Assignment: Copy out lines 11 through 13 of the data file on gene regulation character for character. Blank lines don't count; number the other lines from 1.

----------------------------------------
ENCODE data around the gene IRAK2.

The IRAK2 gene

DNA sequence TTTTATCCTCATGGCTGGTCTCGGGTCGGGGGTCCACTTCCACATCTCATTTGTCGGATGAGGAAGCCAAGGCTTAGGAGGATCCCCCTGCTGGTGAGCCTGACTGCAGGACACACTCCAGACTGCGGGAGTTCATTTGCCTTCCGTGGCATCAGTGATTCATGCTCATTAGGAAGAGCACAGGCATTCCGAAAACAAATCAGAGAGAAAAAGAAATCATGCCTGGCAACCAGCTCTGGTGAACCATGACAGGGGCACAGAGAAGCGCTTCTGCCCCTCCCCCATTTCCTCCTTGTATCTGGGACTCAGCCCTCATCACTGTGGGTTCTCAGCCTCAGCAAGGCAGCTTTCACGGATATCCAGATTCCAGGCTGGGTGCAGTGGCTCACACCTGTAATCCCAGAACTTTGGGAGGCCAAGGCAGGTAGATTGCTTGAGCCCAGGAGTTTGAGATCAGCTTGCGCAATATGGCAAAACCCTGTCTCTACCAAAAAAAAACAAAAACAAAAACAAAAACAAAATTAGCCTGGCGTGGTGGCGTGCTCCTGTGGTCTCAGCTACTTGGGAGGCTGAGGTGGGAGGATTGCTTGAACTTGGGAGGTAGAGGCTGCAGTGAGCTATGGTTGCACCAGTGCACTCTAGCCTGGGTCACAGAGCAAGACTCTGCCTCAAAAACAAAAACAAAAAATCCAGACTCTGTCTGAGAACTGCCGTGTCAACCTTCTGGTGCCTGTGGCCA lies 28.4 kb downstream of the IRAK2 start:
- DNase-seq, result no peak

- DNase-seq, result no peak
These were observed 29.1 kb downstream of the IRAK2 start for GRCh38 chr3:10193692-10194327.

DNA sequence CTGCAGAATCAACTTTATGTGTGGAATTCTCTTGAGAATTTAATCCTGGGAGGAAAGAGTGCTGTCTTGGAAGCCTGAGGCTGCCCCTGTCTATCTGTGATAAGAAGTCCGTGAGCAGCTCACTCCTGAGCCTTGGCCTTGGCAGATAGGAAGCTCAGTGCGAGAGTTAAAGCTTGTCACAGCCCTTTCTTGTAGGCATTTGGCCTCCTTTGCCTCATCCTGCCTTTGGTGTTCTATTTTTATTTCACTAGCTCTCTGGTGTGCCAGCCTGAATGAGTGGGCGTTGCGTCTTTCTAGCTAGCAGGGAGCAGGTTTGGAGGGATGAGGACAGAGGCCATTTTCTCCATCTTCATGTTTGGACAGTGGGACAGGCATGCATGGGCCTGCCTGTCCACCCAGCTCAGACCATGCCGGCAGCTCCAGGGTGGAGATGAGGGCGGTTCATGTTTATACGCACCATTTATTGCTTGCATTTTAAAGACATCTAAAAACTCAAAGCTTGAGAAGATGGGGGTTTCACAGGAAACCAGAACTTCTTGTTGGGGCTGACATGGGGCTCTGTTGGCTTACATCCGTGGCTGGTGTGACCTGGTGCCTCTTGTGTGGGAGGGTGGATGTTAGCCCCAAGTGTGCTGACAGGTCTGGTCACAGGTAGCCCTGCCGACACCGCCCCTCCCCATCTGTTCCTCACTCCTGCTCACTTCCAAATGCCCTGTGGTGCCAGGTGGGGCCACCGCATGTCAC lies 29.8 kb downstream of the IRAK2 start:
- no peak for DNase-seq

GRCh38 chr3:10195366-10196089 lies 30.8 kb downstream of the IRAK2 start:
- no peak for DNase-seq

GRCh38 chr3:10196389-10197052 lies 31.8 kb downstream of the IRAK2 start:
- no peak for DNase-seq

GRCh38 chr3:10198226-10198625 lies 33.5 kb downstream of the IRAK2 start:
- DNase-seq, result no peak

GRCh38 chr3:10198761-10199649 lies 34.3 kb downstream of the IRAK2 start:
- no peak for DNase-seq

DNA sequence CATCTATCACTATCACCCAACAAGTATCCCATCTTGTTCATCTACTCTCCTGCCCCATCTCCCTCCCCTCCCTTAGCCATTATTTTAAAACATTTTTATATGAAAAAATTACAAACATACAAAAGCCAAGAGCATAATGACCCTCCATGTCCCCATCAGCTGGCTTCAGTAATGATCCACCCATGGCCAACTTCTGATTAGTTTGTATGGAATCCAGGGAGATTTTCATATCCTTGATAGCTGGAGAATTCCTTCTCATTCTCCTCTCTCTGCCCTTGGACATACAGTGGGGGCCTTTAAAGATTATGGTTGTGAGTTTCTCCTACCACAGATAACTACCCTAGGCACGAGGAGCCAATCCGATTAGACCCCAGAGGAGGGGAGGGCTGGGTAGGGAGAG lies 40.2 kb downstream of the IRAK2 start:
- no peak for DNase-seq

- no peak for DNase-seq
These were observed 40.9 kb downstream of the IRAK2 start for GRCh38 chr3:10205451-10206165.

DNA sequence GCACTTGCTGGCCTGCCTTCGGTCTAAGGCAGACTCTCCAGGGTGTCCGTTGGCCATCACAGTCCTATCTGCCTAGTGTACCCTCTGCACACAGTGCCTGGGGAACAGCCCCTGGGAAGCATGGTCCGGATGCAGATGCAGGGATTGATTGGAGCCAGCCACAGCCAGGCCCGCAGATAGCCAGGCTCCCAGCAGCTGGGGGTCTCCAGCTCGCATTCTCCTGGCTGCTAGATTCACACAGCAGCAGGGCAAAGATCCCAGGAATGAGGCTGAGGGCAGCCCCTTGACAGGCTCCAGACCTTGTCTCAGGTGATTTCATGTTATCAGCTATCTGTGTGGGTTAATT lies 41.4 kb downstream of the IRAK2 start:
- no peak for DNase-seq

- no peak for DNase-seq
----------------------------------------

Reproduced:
GRCh38 chr3:10196389-10197052 lies 31.8 kb downstream of the IRAK2 start:
- no peak for DNase-seq

GRCh38 chr3:10198226-10198625 lies 33.5 kb downstream of the IRAK2 start: